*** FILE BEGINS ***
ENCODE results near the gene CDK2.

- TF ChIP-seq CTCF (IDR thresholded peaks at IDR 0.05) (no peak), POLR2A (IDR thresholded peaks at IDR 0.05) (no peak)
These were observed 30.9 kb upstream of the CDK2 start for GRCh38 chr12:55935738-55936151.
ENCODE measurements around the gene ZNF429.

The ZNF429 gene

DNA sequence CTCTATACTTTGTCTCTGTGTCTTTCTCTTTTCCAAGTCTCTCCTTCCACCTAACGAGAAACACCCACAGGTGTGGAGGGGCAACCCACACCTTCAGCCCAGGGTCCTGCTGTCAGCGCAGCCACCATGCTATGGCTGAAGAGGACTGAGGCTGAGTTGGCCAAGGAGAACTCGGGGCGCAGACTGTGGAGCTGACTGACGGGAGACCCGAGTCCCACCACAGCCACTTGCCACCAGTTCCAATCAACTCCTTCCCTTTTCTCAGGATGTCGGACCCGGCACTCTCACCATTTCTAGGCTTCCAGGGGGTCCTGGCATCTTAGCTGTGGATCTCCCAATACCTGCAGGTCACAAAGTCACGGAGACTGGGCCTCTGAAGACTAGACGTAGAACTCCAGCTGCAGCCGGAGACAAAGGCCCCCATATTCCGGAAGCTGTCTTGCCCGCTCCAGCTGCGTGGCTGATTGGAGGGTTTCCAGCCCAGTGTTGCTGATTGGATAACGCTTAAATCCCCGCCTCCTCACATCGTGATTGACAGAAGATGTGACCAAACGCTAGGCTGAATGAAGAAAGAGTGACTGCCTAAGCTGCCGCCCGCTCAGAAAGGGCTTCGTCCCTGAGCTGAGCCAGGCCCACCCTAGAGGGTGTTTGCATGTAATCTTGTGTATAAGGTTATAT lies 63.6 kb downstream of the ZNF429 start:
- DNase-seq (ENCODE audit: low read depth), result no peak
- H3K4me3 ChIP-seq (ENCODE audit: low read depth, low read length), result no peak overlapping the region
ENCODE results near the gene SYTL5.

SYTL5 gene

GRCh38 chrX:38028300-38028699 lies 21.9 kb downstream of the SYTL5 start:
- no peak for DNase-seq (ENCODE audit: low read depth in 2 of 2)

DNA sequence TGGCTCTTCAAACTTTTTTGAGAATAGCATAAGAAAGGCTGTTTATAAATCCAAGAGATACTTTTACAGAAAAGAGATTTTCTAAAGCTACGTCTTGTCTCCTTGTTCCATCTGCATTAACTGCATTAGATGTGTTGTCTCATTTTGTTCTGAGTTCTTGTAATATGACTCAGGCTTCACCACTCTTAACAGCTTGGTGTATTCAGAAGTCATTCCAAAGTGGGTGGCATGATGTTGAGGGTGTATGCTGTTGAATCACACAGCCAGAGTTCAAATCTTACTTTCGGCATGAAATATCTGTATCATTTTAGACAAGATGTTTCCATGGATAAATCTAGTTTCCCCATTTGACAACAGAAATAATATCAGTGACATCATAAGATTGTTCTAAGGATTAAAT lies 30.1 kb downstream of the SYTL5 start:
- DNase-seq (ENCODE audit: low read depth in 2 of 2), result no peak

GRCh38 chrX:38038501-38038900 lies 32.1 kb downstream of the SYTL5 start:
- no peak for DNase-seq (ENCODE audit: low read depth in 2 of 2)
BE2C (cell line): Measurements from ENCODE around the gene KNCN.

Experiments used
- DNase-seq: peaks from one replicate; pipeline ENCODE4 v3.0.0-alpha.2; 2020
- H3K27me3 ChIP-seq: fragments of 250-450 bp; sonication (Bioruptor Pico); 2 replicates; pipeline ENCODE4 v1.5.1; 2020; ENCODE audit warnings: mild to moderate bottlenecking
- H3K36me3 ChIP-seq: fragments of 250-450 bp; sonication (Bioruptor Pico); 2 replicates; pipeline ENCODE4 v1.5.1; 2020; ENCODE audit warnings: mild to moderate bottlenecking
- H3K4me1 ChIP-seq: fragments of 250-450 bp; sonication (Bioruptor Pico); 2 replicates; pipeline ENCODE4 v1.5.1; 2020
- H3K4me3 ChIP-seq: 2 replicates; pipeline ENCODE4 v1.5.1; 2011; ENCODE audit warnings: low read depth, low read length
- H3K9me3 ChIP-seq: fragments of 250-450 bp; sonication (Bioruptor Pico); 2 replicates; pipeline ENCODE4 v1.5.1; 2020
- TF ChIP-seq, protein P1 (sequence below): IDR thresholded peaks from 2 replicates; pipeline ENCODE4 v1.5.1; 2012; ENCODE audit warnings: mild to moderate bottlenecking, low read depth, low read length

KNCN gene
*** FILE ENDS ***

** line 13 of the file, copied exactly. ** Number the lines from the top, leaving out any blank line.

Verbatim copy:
DNA sequence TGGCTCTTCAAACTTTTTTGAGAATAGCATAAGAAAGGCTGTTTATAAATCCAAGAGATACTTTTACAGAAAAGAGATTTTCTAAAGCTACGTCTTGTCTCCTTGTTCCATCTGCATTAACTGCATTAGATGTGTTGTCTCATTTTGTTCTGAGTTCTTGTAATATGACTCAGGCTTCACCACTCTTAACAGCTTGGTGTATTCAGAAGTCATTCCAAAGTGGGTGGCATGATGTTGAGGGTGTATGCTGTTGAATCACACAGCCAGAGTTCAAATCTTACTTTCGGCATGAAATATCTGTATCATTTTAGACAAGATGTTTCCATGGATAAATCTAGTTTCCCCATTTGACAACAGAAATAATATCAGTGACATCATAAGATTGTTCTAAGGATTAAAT lies 30.1 kb downstream of the SYTL5 start: